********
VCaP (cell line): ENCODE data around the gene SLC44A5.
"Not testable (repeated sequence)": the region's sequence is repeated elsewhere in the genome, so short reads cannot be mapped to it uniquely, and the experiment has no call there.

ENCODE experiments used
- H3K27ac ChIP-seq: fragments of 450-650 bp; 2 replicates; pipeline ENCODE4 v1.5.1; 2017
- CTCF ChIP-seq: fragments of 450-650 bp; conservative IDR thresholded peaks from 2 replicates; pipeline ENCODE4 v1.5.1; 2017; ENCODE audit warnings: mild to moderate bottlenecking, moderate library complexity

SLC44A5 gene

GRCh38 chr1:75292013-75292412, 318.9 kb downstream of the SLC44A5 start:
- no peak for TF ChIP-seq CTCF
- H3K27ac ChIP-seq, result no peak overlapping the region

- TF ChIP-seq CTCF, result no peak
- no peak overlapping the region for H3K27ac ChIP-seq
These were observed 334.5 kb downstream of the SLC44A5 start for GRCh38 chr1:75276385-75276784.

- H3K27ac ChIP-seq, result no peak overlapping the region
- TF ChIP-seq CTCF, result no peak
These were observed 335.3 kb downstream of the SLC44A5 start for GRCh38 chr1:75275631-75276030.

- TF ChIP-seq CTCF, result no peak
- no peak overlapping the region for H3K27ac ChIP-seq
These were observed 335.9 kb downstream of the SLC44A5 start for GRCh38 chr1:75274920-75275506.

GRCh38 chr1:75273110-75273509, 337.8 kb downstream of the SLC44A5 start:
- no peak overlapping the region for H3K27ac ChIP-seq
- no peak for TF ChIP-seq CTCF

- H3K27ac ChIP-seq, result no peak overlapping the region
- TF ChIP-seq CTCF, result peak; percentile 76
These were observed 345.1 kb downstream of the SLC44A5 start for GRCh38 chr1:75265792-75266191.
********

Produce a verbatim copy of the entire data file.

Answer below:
VCaP (cell line): ENCODE data around the gene SLC44A5.
"Not testable (repeated sequence)": the region's sequence is repeated elsewhere in the genome, so short reads cannot be mapped to it uniquely, and the experiment has no call there.

ENCODE experiments used
- H3K27ac ChIP-seq: fragments of 450-650 bp; 2 replicates; pipeline ENCODE4 v1.5.1; 2017
- CTCF ChIP-seq: fragments of 450-650 bp; conservative IDR thresholded peaks from 2 replicates; pipeline ENCODE4 v1.5.1; 2017; ENCODE audit warnings: mild to moderate bottlenecking, moderate library complexity

SLC44A5 gene

GRCh38 chr1:75292013-75292412, 318.9 kb downstream of the SLC44A5 start:
- no peak for TF ChIP-seq CTCF
- H3K27ac ChIP-seq, result no peak overlapping the region

- TF ChIP-seq CTCF, result no peak
- no peak overlapping the region for H3K27ac ChIP-seq
These were observed 334.5 kb downstream of the SLC44A5 start for GRCh38 chr1:75276385-75276784.

- H3K27ac ChIP-seq, result no peak overlapping the region
- TF ChIP-seq CTCF, result no peak
These were observed 335.3 kb downstream of the SLC44A5 start for GRCh38 chr1:75275631-75276030.

- TF ChIP-seq CTCF, result no peak
- no peak overlapping the region for H3K27ac ChIP-seq
These were observed 335.9 kb downstream of the SLC44A5 start for GRCh38 chr1:75274920-75275506.

GRCh38 chr1:75273110-75273509, 337.8 kb downstream of the SLC44A5 start:
- no peak overlapping the region for H3K27ac ChIP-seq
- no peak for TF ChIP-seq CTCF

- H3K27ac ChIP-seq, result no peak overlapping the region
- TF ChIP-seq CTCF, result peak; percentile 76
These were observed 345.1 kb downstream of the SLC44A5 start for GRCh38 chr1:75265792-75266191.